Assessments done! Answer tom


Kind of freaking out silently on the inside, had all my assessments and will finally get the answer tomorrow, whether I  do have autism or not according to these set of specialists.

 I thought I had got to point I was okay with whatever the answer but now am not so sure. 

Really scared what if this is this not the answer to I was searching for then I have wasted time and money (went private) chasing this diagnosis and back to step one as why I struggle with life so much.

If it is the answer is yes where do I go from here knowing the challenges I have had aren't just gonna go away. reading everyone elses journeys this is just the beginning.

  • Hi, I know how you feel, in the weeks leading up to my assessment I went from thinking that the Autism diagnosis was almost a certainty but then I started to doubt this ( I am wrong so often in my judgments of situations-and myself-it is hard to put any faith in any conclusions or resolutions I make) I realised that I had a lot of negative things going on which were rarely, if ever mentioned in these threads so I stated to fret a bit-a lot, actually! I began to think that I belonged in some bin of random, non-specific, hopeless screw-up's and that I was such an amorphous, godawful mess of an individual that it would be impossible for any consultant to find anything consistent enough to pin a label on.

    Then my "Lowering Of Expectations In Line with Past Experience" mechanism came into play, it occurred to me that the assessment would be quite thorough and be conducted by a professional who really did know his/her field so even if it turned out that I was not autistic, I would have passed on enough information about myself for them to form a picture of what was really going on and be able, with any luck to identify what the real problem was and get some help with it.

    You will find the experience valuable because-possibly for the first time you will find yourself listened to and fully understood, I found that being able to speak so honestly and freely about stuff I had been keeping hidden for my entire life in the confident knowledge that my assessor knew how to process and respond to what I revealed was 100% positive, Afterwards I felt a little unburdened and thought to myself that even if it was not Autism my assessor would know what it was (hopefully!) and be able to advise me on steps/treatments/counselling to deal with it so, at least some of my questions would be answered.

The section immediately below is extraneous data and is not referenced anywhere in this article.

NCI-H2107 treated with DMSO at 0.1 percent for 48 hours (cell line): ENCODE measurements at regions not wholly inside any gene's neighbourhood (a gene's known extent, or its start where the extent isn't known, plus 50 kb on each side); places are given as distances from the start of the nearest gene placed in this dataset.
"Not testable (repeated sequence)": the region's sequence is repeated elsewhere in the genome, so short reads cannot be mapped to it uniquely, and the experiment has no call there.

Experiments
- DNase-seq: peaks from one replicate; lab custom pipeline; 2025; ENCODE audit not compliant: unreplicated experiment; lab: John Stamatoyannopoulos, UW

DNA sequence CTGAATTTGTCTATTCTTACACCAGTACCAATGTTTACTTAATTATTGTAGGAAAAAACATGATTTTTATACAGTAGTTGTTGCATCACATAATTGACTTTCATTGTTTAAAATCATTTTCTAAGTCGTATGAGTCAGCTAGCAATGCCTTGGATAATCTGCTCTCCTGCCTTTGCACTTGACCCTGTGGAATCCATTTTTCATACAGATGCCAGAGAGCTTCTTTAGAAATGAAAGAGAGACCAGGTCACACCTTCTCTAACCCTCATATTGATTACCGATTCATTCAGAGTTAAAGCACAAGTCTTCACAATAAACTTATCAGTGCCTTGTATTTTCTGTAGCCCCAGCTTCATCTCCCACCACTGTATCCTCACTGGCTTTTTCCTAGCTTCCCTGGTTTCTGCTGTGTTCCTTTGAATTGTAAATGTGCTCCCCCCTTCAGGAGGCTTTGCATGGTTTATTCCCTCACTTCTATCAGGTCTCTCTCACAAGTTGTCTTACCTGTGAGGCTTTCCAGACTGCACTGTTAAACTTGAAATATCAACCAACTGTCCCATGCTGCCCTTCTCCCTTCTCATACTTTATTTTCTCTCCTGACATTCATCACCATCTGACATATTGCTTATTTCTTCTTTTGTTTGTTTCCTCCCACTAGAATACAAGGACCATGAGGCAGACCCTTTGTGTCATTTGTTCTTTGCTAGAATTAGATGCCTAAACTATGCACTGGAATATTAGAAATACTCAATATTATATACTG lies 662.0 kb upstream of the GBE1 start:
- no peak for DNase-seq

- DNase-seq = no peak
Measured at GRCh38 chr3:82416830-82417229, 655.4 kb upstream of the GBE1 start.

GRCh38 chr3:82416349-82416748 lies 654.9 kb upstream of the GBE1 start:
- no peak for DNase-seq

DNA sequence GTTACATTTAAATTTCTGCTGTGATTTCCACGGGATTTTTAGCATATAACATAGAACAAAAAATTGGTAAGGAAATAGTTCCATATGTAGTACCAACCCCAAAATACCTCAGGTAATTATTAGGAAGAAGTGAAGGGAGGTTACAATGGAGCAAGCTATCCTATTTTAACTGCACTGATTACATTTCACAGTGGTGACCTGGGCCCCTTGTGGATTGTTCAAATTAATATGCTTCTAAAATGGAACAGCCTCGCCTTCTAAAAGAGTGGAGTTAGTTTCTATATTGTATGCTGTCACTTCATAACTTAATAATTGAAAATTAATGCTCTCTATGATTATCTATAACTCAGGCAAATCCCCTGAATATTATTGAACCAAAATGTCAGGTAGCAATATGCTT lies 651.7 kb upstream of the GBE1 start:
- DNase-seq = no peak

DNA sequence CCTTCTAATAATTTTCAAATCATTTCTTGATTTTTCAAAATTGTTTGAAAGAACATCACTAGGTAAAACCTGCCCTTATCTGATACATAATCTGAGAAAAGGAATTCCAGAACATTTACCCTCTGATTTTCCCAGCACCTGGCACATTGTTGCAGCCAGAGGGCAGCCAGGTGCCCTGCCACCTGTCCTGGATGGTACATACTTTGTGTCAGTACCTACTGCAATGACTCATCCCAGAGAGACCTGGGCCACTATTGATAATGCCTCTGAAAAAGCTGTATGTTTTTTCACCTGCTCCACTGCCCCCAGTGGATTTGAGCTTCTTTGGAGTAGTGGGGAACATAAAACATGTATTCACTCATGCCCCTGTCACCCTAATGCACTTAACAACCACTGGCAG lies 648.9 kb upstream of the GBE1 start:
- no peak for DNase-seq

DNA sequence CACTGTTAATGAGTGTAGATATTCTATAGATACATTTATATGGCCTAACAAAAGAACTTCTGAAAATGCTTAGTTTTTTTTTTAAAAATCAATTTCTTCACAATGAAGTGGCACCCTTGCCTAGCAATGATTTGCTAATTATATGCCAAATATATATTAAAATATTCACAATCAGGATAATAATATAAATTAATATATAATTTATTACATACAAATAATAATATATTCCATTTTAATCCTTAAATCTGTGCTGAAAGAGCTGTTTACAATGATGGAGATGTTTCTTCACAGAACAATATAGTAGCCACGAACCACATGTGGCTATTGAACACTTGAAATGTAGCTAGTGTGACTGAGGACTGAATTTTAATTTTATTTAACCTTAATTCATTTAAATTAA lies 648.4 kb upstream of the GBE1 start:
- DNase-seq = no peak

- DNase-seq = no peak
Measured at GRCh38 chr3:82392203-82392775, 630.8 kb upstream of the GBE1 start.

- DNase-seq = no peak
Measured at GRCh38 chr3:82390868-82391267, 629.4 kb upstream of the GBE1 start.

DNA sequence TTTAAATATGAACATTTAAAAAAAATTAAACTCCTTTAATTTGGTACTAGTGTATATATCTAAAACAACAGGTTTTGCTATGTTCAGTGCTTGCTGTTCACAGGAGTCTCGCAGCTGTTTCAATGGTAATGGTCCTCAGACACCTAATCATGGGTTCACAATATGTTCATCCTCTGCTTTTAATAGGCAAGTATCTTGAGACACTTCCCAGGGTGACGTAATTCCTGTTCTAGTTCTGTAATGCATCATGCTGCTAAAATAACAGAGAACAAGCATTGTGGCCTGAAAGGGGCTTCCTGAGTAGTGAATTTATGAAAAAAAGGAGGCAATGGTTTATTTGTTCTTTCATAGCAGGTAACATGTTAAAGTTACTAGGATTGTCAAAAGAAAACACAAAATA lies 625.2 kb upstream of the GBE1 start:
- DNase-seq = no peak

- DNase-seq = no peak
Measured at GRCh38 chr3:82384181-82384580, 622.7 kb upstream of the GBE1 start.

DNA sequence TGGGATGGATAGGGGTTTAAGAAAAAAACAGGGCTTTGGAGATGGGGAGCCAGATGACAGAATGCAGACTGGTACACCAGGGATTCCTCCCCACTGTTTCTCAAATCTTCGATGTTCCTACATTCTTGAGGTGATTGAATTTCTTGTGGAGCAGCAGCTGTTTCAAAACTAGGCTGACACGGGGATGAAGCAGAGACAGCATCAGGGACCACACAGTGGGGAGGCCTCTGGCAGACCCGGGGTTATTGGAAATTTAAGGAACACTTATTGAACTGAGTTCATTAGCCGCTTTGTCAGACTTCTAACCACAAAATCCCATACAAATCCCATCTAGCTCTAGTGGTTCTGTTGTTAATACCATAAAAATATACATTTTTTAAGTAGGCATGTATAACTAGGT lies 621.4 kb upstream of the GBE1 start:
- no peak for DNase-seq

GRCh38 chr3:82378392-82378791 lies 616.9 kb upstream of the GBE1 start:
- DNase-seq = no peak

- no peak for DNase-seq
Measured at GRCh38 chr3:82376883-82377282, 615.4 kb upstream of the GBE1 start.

I am 60 and am only just diagnosed this year (I have ADD too so the difficulties I experience with my perceptions due to my Autism are multiplied by having a Scrambler for a brain, oh such fun!) so perhaps my journey won't be as long as yours.but I am looking forward to it, I know and understand myself more now than ever and feel able to grow, to stand a little straighter and not feel like an alien.

    You have a lot to look forward to, sure something is not quite right but if you learn to accurately identify the causes, you will eventually learn how to counter and compensate for some-not all of them. This is your turning point, whatever the assessment, this is where your life will begin to change-it will not be easy but you will not find yourself taking so many wrong paths and your overall perception of who you really are will change. You will see yourself more positively and be more forgiving of any past failings/difficulties.

    The more you give your assessor, the more they will have to work on and the more accurate will be their diagnosis so don't hold back, tell them everything, answer every question as fully as you can,be prepared to shed your skin as you will never get a better opportunity to turn your life around.

    I wish you the very best tomorrow.

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